According to Deripaska, if U.S. sanctions come into effect, then GAZ Group might have to declare bankruptcy and nationalization given that the Russian government can’t allow such company to die. Because if GAZ Group goes under, then tens of thousands—or possibly hundreds of thousands of workers—might lose their jobs. The Kremlin doesn’t want additional social pressure and discontent while it is already struggling with domestic economic problems. Although Minister of Industry and Trade Denis Manturov claims that scenario of nationalization of GAZ Group hasn’t been discussed in the government, the possibility of such a scenario still exists.

Back in 2018 Russia’s vice prime-minister in charge of the automobile industry, Dmitry Kozak, stated that the government was considering different ways to remove GAZ from the sanctions list. He said that German Volkswagen Group was potentiailly interested in acquiring a share in GAZ. However, the head of Volkswagen Group Rus, Marcus Ozegovich, said that currently the company cannot buy a share in GAZ because of the U.S. sanctions. It doesn’t want to be involved in the messy affair and will be awaiting the political solution between the parties.

Deripaska said that foreign partners of GAZ are already ceasing their contacts with the Russian company. According to Deripaska, many suppliers and partners have already stopped working with the company because they want to avoid negative impact from the sanctions. In December 2018 GAZ factory stopped assembling Daimler’s Mercedes-Benz Sprinter over sanctions fears.

Deripaska believes that the Kremlin only benefits from the planned U.S. sanctions against GAZ Group. “It is another big opportunity for state bureaucrats to get more tools to play with in a situation where 70 percent of the Russian economy is in the state hands,” the billionaire has argued. Therefore, the sanctions are counterproductive and won’t change the Kremlin’s behavior. Instead, they will leave less room for foreign business in Russia. But that said, they won’t necessarily hurt GAZ Group. For example, state-run agency Rostec increased its control over the car-producing companies like Kamaz and AvtoVaz during times of struggle, and that venture proved to be quite successful.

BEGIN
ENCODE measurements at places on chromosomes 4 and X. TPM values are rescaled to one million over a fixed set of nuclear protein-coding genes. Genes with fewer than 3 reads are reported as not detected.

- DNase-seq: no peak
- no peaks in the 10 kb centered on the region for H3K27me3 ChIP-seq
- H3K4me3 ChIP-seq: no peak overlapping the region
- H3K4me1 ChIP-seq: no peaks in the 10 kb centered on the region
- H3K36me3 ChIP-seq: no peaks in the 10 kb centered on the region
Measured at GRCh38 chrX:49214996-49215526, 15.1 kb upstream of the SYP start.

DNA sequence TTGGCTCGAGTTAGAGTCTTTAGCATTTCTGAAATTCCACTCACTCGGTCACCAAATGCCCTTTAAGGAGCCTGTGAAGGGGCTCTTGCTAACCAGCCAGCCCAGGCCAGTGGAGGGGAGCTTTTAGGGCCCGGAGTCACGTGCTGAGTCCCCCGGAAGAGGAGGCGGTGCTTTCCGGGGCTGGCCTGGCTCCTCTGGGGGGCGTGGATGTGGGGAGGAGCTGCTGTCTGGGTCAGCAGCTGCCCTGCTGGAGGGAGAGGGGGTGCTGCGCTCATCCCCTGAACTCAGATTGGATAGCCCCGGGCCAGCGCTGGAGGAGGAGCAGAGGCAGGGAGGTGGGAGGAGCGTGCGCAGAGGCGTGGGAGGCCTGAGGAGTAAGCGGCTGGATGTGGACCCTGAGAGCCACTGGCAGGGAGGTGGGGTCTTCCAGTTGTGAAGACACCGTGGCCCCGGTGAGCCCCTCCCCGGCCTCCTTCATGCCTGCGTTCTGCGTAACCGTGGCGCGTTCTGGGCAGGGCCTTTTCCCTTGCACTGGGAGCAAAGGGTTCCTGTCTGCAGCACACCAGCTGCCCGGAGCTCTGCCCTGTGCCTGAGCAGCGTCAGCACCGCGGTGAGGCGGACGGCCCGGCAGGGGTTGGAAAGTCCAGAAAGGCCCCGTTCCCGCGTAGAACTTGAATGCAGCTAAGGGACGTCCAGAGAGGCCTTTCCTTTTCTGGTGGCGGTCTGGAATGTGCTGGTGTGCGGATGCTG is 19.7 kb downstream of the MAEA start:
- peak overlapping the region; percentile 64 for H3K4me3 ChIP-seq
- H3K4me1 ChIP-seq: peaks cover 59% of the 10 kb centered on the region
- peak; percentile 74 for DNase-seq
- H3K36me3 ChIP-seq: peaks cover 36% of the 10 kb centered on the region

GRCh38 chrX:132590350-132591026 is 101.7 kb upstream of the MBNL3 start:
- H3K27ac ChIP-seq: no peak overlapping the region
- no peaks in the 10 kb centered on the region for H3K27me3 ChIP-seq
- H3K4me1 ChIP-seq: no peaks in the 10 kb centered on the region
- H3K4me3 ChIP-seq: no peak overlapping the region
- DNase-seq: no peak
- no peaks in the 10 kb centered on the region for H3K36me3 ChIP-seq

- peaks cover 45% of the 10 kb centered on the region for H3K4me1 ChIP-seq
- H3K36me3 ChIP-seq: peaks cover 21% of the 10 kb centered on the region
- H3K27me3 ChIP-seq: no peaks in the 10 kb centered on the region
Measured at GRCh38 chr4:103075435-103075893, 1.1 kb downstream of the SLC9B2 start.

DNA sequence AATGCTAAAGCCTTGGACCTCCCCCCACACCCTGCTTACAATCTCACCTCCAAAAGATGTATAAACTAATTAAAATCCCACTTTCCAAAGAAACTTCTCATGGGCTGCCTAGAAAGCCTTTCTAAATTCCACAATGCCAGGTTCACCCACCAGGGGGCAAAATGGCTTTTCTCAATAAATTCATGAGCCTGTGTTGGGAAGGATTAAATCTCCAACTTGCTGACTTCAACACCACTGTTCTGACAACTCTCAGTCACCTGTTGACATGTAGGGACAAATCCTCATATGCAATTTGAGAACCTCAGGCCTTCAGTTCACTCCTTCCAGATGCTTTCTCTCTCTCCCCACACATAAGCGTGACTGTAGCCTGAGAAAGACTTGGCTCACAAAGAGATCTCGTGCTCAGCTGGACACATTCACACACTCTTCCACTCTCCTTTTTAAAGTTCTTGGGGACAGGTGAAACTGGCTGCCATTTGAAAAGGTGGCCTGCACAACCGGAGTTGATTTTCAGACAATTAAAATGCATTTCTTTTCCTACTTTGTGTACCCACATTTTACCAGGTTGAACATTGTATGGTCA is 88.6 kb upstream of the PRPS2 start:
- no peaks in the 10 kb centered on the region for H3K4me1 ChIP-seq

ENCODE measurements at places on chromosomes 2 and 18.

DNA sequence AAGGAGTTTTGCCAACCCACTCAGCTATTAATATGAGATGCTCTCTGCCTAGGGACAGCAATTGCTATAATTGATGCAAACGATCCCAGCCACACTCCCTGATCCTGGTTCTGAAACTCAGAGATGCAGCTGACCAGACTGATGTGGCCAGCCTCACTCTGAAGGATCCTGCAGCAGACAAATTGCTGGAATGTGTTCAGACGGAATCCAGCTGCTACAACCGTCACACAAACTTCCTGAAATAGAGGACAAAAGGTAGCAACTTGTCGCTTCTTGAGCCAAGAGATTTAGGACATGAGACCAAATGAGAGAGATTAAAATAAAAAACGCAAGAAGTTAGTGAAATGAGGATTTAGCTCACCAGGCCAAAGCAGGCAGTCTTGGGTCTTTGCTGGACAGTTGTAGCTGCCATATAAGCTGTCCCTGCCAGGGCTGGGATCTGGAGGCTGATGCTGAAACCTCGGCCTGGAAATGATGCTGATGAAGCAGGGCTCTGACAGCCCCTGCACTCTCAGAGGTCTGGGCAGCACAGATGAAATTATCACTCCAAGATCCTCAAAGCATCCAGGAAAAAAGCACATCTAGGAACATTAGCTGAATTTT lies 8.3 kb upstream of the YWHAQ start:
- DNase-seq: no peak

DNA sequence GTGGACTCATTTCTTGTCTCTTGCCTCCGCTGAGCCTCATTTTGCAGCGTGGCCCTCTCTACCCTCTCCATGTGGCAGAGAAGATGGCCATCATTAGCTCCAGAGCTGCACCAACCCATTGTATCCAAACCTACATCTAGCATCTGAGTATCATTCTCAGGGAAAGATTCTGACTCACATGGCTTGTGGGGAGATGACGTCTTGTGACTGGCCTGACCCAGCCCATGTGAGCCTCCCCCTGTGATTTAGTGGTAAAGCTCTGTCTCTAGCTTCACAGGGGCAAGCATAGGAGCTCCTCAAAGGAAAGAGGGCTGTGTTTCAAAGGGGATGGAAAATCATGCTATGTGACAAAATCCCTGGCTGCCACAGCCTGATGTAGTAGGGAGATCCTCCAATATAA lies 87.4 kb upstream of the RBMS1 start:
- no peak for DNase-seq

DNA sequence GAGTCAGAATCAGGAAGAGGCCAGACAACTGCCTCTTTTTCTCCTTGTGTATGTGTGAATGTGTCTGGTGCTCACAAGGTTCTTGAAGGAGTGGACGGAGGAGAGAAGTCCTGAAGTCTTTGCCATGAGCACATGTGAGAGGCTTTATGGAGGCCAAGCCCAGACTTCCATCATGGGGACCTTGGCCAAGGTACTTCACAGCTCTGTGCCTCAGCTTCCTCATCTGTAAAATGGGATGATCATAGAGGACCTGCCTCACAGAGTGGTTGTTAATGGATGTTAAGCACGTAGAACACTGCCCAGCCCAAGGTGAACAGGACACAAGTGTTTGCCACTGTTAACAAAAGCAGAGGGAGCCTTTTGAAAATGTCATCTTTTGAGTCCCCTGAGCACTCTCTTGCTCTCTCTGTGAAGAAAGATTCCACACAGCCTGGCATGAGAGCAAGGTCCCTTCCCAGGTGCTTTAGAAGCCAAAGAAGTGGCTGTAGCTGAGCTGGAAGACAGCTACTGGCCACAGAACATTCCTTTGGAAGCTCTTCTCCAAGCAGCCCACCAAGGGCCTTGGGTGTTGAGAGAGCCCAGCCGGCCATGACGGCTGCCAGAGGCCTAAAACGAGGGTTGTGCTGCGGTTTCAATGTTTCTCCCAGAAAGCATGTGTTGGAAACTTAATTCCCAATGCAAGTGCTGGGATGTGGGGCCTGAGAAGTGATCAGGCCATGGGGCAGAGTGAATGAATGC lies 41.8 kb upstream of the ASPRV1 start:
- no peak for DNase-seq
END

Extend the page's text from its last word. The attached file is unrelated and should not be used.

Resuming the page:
Also, in June 2019 workers of GAZ Group held a demonstration in front of the U.S. embassy in Moscow for the first time. They collectively asked Washington not to sanction their employer. They repeated their demonstration on July 4 in front of Spaso House—the residency of the U.S. ambassador to Russia.

Also, the mere fact that the United States keeps extending the deadline for implementing the sanctions indicates that Washington might not be sure how to deal with GAZ Group if it is acquired by the state. After all, pushing a Russian private business out of its cooperative relationship with European and U.S. partners will only further benefit the Kremlin. Deripaska now has another four months to settle this issue with OFAC. During that same timeframe, GAZ Group’s European partners will most likely continue to cut ties with the company.

Alexey Khlebnikov is a MENA expert in the Russian International Affairs Council. He is also an independent consultant on the MENA region and Russian policy and strategy with private clients and NGOs.

Image: Rueters